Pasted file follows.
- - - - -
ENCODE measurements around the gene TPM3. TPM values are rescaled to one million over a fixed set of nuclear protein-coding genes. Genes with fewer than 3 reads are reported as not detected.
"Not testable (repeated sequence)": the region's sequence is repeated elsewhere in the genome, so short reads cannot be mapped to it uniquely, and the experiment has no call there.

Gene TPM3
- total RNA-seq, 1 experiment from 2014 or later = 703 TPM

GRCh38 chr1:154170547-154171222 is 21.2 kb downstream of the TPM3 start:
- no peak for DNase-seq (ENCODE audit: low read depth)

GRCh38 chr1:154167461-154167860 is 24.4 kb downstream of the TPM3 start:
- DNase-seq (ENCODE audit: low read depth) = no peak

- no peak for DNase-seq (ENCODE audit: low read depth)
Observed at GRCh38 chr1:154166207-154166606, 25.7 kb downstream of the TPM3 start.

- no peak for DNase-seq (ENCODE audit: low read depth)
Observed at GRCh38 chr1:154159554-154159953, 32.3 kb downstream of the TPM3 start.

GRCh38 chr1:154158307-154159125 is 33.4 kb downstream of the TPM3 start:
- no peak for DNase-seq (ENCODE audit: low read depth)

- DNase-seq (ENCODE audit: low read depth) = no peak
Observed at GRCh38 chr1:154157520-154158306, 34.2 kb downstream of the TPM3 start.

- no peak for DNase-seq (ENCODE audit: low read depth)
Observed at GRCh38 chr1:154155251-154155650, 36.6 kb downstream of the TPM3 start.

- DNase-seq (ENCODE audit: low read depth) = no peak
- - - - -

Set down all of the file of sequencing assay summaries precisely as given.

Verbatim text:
ENCODE measurements around the gene TPM3. TPM values are rescaled to one million over a fixed set of nuclear protein-coding genes. Genes with fewer than 3 reads are reported as not detected.
"Not testable (repeated sequence)": the region's sequence is repeated elsewhere in the genome, so short reads cannot be mapped to it uniquely, and the experiment has no call there.

Gene TPM3
- total RNA-seq, 1 experiment from 2014 or later = 703 TPM

GRCh38 chr1:154170547-154171222 is 21.2 kb downstream of the TPM3 start:
- no peak for DNase-seq (ENCODE audit: low read depth)

GRCh38 chr1:154167461-154167860 is 24.4 kb downstream of the TPM3 start:
- DNase-seq (ENCODE audit: low read depth) = no peak

- no peak for DNase-seq (ENCODE audit: low read depth)
Observed at GRCh38 chr1:154166207-154166606, 25.7 kb downstream of the TPM3 start.

- no peak for DNase-seq (ENCODE audit: low read depth)
Observed at GRCh38 chr1:154159554-154159953, 32.3 kb downstream of the TPM3 start.

GRCh38 chr1:154158307-154159125 is 33.4 kb downstream of the TPM3 start:
- no peak for DNase-seq (ENCODE audit: low read depth)

- DNase-seq (ENCODE audit: low read depth) = no peak
Observed at GRCh38 chr1:154157520-154158306, 34.2 kb downstream of the TPM3 start.

- no peak for DNase-seq (ENCODE audit: low read depth)
Observed at GRCh38 chr1:154155251-154155650, 36.6 kb downstream of the TPM3 start.

- DNase-seq (ENCODE audit: low read depth) = no peak